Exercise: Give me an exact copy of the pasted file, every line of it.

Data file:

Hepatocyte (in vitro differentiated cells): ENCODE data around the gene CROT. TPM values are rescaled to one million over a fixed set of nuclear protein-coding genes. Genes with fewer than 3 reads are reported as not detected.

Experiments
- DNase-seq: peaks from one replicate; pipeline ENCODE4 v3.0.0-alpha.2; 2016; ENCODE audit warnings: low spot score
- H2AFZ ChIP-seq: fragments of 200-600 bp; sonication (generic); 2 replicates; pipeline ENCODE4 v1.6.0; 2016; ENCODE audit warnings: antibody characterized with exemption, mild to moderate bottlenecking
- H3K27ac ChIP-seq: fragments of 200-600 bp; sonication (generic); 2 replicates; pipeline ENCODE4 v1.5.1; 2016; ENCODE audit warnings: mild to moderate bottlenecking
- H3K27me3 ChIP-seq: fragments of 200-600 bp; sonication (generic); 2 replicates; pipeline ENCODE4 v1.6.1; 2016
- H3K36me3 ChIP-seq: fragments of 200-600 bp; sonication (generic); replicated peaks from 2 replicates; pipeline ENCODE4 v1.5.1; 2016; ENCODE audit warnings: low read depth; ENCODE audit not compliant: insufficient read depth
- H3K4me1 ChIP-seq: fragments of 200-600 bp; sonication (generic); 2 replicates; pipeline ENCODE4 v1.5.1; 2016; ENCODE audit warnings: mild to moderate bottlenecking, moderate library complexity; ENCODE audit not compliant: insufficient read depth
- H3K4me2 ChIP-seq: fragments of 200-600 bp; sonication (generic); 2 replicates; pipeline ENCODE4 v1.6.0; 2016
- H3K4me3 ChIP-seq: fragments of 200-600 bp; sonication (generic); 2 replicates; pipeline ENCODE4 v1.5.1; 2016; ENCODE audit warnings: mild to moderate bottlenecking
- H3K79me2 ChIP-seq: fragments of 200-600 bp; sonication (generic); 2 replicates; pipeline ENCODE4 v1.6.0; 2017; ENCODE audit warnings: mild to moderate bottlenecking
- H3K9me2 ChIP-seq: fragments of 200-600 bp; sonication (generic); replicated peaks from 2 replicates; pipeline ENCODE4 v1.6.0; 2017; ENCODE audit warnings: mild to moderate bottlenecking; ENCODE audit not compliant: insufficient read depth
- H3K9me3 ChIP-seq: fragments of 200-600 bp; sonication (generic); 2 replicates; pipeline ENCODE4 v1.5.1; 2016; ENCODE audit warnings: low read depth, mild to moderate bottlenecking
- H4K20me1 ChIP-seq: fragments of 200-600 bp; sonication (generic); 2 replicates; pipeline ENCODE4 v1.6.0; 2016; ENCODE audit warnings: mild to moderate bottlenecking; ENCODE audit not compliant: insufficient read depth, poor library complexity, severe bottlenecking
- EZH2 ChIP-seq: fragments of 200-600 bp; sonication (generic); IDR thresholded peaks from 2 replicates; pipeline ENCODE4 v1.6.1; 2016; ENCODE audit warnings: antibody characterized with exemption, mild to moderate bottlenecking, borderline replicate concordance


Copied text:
Hepatocyte (in vitro differentiated cells): ENCODE data around the gene CROT. TPM values are rescaled to one million over a fixed set of nuclear protein-coding genes. Genes with fewer than 3 reads are reported as not detected.

Experiments
- DNase-seq: peaks from one replicate; pipeline ENCODE4 v3.0.0-alpha.2; 2016; ENCODE audit warnings: low spot score
- H2AFZ ChIP-seq: fragments of 200-600 bp; sonication (generic); 2 replicates; pipeline ENCODE4 v1.6.0; 2016; ENCODE audit warnings: antibody characterized with exemption, mild to moderate bottlenecking
- H3K27ac ChIP-seq: fragments of 200-600 bp; sonication (generic); 2 replicates; pipeline ENCODE4 v1.5.1; 2016; ENCODE audit warnings: mild to moderate bottlenecking
- H3K27me3 ChIP-seq: fragments of 200-600 bp; sonication (generic); 2 replicates; pipeline ENCODE4 v1.6.1; 2016
- H3K36me3 ChIP-seq: fragments of 200-600 bp; sonication (generic); replicated peaks from 2 replicates; pipeline ENCODE4 v1.5.1; 2016; ENCODE audit warnings: low read depth; ENCODE audit not compliant: insufficient read depth
- H3K4me1 ChIP-seq: fragments of 200-600 bp; sonication (generic); 2 replicates; pipeline ENCODE4 v1.5.1; 2016; ENCODE audit warnings: mild to moderate bottlenecking, moderate library complexity; ENCODE audit not compliant: insufficient read depth
- H3K4me2 ChIP-seq: fragments of 200-600 bp; sonication (generic); 2 replicates; pipeline ENCODE4 v1.6.0; 2016
- H3K4me3 ChIP-seq: fragments of 200-600 bp; sonication (generic); 2 replicates; pipeline ENCODE4 v1.5.1; 2016; ENCODE audit warnings: mild to moderate bottlenecking
- H3K79me2 ChIP-seq: fragments of 200-600 bp; sonication (generic); 2 replicates; pipeline ENCODE4 v1.6.0; 2017; ENCODE audit warnings: mild to moderate bottlenecking
- H3K9me2 ChIP-seq: fragments of 200-600 bp; sonication (generic); replicated peaks from 2 replicates; pipeline ENCODE4 v1.6.0; 2017; ENCODE audit warnings: mild to moderate bottlenecking; ENCODE audit not compliant: insufficient read depth
- H3K9me3 ChIP-seq: fragments of 200-600 bp; sonication (generic); 2 replicates; pipeline ENCODE4 v1.5.1; 2016; ENCODE audit warnings: low read depth, mild to moderate bottlenecking
- H4K20me1 ChIP-seq: fragments of 200-600 bp; sonication (generic); 2 replicates; pipeline ENCODE4 v1.6.0; 2016; ENCODE audit warnings: mild to moderate bottlenecking; ENCODE audit not compliant: insufficient read depth, poor library complexity, severe bottlenecking
- EZH2 ChIP-seq: fragments of 200-600 bp; sonication (generic); IDR thresholded peaks from 2 replicates; pipeline ENCODE4 v1.6.1; 2016; ENCODE audit warnings: antibody characterized with exemption, mild to moderate bottlenecking, borderline replicate concordance